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Chavez has big lead ahead of Venezuela election

June 21, 2012

CARACAS: Venezuela’s President Hugo Chavez holds a large lead over opposition candidate Henrique Capriles less than four months before the South American OPEC nation’s election, a new opinion poll showed recently.

The survey taken in May by respected local pollster Datanalisis found that 43.6% of voters favour Chavez versus 27.7% for the Democratic Unity coalition’s candidate Capriles.

Chavez’s 15.9 point lead was slightly smaller than a 17.2 point margin in the previous month’s survey by Datanalisis.

The 57-year-old Chavez, who has been battling cancer for a year, remains popular in his 14th year in power due to his oil-financed welfare spending and his enduring emotional connection with the country’s poor majority.

State governor Capriles, 39, however, is drawing big crowds on the campaign trail and exuding an image of youth and energy that he counts on to tip the balance come voting day on October 7.

Datanalisis said the portion of undecided voters in its May survey stood at a substantial 28.7 %  – bearing out analysts’ consensus that there is a lot left to play for.

The Datanalisis survey was in line with most of the country’s best-known pollsters, who give Chavez a double-digit lead with less than four months remaining until the ballot.

Opinion polls are notoriously controversial in Venezuela. Both sides regularly accuse the companies that publish them of being biased and having political links.

“All the serious polls in this country, including one that is totally opposition, give Chavez an advantage of between 16 and 25 points,” said Information Minister Andres Izarra.

“And the campaign has still not started,” he added, referring to the formal July 1 beginning of the election race.

A smaller phone survey conducted by Datanalisis after Chavez and Capriles formally registered their candidacies last week showed Chavez with 42.6%, and 28.8% for Capriles, a slightly narrower lead of 13.8%.

Cancer mystery

In a research note on Tuesday, JPMorgan said the latest polls would not change the market’s perception that Chavez remains the strong favorite to win the election, if he can run.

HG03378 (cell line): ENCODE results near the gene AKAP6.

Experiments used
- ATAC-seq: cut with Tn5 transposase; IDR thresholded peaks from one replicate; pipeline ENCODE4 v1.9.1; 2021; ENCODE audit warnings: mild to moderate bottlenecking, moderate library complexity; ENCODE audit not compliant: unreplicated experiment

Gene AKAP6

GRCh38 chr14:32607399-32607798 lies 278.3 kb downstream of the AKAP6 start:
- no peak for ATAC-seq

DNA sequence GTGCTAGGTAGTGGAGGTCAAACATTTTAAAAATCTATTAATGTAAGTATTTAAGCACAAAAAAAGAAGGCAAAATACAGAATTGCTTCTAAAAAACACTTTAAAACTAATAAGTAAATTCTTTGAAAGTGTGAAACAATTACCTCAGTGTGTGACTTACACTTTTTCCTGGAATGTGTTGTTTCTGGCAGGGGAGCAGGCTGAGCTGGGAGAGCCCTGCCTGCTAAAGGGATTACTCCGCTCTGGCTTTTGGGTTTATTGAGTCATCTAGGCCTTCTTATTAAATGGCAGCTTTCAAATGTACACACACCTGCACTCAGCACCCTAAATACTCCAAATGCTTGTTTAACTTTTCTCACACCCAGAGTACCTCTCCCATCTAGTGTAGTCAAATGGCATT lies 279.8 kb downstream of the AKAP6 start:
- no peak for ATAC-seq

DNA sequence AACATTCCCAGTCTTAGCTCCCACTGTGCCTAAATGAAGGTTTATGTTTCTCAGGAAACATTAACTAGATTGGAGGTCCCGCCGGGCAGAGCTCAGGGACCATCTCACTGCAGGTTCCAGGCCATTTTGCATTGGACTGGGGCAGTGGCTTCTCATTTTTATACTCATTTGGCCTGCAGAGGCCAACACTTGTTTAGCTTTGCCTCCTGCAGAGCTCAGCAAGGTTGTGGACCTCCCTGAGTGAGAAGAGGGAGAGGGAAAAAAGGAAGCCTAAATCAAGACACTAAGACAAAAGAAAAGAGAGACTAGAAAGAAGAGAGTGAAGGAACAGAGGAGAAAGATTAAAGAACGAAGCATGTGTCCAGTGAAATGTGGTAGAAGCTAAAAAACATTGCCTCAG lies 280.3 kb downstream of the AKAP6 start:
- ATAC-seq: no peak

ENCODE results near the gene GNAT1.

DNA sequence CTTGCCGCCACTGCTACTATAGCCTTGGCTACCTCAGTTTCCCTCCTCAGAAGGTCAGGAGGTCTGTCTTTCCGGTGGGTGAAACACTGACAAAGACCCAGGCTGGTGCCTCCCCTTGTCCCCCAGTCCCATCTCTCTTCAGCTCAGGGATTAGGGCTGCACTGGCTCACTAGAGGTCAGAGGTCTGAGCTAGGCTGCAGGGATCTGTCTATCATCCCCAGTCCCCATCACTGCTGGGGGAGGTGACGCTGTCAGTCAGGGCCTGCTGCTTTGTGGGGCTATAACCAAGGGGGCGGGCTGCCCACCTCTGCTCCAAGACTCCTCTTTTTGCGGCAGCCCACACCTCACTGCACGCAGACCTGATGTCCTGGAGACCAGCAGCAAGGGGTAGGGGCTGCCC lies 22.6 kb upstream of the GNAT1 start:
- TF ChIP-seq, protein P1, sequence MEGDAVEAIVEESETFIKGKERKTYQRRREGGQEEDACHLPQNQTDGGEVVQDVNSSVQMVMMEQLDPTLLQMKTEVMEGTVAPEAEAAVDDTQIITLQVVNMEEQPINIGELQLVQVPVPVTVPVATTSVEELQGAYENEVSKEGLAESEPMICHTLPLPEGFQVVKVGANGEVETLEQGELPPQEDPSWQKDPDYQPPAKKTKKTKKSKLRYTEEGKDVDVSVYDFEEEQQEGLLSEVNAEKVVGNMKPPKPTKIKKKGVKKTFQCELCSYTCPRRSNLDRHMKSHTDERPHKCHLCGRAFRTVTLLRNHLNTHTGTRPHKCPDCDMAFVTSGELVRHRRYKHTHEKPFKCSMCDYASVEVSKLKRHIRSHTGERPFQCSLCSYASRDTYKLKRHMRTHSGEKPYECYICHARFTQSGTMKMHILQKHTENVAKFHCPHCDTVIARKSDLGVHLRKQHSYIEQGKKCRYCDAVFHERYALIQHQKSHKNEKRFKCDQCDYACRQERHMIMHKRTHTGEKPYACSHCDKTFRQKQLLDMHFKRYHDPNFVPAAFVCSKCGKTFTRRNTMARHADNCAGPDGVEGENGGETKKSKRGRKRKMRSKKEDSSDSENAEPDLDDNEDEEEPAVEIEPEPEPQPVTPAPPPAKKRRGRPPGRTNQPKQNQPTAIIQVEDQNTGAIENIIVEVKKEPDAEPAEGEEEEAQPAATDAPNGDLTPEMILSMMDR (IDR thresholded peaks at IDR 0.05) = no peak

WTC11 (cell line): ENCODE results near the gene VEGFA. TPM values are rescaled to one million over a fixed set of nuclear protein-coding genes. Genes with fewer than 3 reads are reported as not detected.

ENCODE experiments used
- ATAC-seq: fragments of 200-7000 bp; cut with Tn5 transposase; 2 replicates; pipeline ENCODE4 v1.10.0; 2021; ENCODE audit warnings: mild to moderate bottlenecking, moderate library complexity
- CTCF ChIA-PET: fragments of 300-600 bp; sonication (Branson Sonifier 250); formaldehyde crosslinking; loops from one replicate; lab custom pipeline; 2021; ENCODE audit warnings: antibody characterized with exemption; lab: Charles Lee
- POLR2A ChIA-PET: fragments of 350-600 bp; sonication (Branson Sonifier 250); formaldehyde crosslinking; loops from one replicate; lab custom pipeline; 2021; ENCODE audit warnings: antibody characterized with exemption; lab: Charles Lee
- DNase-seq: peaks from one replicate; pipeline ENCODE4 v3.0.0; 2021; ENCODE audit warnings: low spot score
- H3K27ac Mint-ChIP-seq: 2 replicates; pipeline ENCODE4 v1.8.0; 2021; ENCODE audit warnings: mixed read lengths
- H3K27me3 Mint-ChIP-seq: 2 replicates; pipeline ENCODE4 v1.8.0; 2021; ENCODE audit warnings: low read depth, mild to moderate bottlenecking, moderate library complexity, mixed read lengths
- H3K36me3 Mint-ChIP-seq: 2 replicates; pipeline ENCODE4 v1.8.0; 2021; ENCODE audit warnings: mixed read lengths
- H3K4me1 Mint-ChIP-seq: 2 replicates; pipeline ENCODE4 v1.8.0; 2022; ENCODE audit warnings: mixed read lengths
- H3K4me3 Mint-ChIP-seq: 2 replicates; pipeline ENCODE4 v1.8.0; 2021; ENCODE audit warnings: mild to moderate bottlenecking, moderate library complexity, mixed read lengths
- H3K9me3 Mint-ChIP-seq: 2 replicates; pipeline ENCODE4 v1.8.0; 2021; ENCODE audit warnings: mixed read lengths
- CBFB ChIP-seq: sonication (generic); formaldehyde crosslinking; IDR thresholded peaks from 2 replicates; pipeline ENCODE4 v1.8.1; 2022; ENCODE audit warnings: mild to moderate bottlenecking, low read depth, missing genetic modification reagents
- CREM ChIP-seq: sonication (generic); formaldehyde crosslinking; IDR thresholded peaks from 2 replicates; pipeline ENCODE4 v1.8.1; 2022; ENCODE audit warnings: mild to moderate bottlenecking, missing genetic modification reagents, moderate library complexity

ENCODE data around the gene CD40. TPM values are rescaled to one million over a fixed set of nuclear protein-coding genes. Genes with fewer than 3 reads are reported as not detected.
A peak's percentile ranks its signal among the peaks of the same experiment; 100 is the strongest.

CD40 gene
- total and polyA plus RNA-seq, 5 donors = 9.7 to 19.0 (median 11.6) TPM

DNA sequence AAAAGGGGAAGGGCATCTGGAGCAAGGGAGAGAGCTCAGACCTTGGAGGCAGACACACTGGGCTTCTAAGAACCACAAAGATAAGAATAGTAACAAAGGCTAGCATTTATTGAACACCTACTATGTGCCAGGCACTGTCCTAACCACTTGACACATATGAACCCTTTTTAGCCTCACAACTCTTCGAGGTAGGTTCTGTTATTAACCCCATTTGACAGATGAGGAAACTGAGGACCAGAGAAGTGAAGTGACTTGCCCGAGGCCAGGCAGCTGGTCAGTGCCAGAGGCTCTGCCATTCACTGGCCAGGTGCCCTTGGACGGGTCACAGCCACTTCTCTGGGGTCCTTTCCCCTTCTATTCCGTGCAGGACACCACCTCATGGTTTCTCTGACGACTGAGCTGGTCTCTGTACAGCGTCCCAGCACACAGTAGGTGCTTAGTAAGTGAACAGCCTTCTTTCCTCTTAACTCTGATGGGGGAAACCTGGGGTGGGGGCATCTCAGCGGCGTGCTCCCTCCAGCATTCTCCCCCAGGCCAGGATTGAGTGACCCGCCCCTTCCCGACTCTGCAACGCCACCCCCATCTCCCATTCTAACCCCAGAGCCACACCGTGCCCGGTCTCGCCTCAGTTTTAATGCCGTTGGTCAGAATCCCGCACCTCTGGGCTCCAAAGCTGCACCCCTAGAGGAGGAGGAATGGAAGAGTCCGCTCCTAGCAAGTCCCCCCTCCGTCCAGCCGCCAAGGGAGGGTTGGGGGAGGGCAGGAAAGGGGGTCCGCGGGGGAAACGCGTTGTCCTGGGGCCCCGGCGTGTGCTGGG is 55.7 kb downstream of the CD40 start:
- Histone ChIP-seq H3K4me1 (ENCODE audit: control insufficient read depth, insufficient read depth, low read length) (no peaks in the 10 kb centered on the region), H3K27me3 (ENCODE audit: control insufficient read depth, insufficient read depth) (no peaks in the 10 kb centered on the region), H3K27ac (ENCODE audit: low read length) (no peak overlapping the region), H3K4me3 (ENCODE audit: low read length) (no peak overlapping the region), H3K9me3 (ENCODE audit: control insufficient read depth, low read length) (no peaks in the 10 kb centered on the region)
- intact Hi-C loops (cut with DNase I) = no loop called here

“That said, polls of all ilk seem to be showing Chavez’s lead over Capriles has stabilized, and in fact may be eroding on the margin,” it said.

“We now think voters are paying more attention, and going forward the market should pay more attention to the polls… Capriles has little time to waste, but we still think it is too early to rule out a more competitive landscape as we get closer to the vote.”

While Chavez appears to be in a strong position, analysts said the volatility of Venezuelan voters and the mystery over his health mean the 2012 presidential race is far from over.

After three operations to remove two cancerous tumors in the last year, and lengthy absences in Cuba for treatment, Chavez has returned to the public limelight in the last two weeks with regular appearances on state TV and in public.

Details of his condition, however, remain a state secret.

Although he is not walking much in public, Chavez has insisted he is recovering and that he will crush Capriles on election day.

Capriles said some opinion polls are skewed and that his nationwide “house-by-house” campaign is gathering steam and putting him on course to unseat the socialist leader.

Both he and Chavez drew hundreds of thousands of supporters onto the streets when they registered with the national election board earlier this month. The opposition candidate wants to end Chavez’s radical, statist policies and install a Brazilian-style “modern left” administration.

Another survey on Tuesday – by pollster Gis XXI, which is run by a former Chavez minister – also gave the president a healthy lead with 57.8% of voter intentions versus 23% for Capriles.

The two candidates sparred bitterly on Monday over the possibility of a face-to-face televised campaign debate.

Chavez said he would be “ashamed” to square off with a “non-entity” like Capriles, while the opposition flagbearer said the president was better at insulting than debating.

– Reuters


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